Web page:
Missionaries building large center in Ashdod

Christian missionaries in Israel's south mislead local residents, plan new center to expand activities.

Arutz Sheva Staff,

Ashdod (illustrative)
Ashdod (illustrative)
Flash 90

Missionaries in Ashdod expect to open in the coming months a large center to support expansion of their activities, Kikar Hashabbat reported.

Missionary activities are illegal in Israel.

The organization, which calls itself by the misleading name of "Beit Hillel," currently resides in a rented building on the city's Haorgim Street.

Funds are provided by Christian donors from abroad, and the missionaries target needy families, who receive food, aid, and are invited to take part in activities.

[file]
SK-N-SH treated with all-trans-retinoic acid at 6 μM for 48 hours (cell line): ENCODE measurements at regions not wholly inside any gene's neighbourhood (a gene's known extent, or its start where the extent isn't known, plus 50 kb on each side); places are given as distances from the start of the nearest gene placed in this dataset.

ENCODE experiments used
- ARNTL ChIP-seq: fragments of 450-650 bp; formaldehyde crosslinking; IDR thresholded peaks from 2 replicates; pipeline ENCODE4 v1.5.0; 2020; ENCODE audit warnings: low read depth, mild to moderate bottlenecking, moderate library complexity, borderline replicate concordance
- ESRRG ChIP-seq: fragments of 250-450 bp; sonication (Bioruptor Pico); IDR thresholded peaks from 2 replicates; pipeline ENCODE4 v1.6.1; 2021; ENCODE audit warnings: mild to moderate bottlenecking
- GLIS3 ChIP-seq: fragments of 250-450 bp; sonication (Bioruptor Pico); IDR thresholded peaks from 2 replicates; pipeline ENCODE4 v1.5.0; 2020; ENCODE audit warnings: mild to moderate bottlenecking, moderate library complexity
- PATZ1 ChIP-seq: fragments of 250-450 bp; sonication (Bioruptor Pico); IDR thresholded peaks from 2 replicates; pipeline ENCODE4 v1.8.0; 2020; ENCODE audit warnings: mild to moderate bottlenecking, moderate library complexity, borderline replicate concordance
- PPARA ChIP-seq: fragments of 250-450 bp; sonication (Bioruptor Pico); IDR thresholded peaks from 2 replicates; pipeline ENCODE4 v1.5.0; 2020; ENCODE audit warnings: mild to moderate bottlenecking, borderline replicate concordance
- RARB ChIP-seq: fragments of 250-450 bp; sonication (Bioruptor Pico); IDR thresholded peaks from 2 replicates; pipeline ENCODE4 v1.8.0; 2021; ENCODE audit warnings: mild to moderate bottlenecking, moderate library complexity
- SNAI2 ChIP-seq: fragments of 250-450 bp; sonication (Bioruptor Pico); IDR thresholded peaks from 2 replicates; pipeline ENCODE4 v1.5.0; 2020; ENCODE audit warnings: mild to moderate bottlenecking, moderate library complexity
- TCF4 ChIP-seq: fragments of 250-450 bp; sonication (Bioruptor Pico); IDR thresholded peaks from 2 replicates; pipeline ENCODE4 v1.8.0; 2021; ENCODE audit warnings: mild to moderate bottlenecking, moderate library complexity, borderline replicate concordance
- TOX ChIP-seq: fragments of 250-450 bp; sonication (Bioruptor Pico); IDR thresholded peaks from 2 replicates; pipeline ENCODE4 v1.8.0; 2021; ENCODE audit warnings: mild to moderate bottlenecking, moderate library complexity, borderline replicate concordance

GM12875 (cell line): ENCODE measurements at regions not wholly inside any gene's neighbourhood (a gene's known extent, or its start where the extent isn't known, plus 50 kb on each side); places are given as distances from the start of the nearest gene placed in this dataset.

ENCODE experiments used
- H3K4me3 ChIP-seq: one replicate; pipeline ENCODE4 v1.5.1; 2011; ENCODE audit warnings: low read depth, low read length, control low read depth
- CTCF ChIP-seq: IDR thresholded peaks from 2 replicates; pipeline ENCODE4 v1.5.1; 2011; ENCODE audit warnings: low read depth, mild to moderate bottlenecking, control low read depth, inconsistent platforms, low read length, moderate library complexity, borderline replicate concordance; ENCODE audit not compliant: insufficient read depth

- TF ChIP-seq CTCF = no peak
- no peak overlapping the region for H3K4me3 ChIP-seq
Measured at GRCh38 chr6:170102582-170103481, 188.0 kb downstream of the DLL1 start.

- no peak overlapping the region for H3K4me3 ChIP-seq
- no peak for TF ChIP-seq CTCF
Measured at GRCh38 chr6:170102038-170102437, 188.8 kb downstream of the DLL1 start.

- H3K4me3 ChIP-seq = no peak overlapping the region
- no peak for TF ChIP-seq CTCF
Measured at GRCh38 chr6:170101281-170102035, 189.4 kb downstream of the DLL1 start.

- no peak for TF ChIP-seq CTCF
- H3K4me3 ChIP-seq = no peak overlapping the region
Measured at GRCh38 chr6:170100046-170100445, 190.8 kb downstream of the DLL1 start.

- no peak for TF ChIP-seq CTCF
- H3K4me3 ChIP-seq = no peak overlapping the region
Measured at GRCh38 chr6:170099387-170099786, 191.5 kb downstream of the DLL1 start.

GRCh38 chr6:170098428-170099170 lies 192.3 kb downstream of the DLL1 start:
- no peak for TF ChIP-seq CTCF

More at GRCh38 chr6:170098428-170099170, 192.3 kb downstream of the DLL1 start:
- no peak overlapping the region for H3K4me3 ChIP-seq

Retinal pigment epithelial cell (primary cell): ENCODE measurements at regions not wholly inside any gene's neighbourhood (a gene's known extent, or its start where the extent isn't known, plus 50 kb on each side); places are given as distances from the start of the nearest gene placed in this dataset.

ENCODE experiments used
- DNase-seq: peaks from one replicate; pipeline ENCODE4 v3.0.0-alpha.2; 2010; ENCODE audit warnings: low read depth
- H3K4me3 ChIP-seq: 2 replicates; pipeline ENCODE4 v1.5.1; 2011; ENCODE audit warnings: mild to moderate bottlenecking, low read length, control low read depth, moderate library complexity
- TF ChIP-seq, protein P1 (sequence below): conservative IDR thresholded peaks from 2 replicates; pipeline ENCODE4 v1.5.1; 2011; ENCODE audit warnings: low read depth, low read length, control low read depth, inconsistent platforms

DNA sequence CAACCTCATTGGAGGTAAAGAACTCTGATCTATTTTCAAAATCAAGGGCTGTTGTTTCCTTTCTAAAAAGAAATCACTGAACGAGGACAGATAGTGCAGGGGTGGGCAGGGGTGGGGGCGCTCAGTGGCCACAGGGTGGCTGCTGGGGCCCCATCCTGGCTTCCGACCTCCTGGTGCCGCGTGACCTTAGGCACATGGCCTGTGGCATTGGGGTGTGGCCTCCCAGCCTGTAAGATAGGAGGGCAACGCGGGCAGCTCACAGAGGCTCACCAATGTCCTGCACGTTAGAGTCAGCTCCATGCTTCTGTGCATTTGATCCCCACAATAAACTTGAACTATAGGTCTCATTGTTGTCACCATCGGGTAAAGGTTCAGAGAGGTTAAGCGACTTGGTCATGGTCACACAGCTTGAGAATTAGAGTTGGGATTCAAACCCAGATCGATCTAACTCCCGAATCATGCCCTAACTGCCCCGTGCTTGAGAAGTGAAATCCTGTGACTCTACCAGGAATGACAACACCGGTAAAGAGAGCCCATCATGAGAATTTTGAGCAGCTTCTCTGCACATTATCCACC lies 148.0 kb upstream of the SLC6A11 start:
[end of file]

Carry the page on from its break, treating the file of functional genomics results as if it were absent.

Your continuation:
Yad L'achim, which fights missionaries and rescues girls trapped in abusive relationships with Arab men, noted that Ashdod has he highest number of immigrants in Israel. As a result, many missionaries from the area concentrate their efforts on Ashdod's population.

Yad L'achim also noted that they work to provide food and cultural events for the people receiving the mission's services, but the missionaries' new building presents a growing threat.

Rabbi Shmuel Lifschitz, one of Yad L'achim's leaders, told Kikar Hashabbat that the mission "still needs approval from the municipal planning committee, so its building depends on local businessmen and councilmen. Refusal to grant the approval can stop the building from opening, and save Jewish souls."

Separately, residents of the southern city of Dimona held on Tuesday a demonstration protesting local missionaries who opened shop in the city's commercial center.

The missionaries themselves, who come from Holland, had their shop closed by the police once before, but later reopened in the hopes of continuing their activities.




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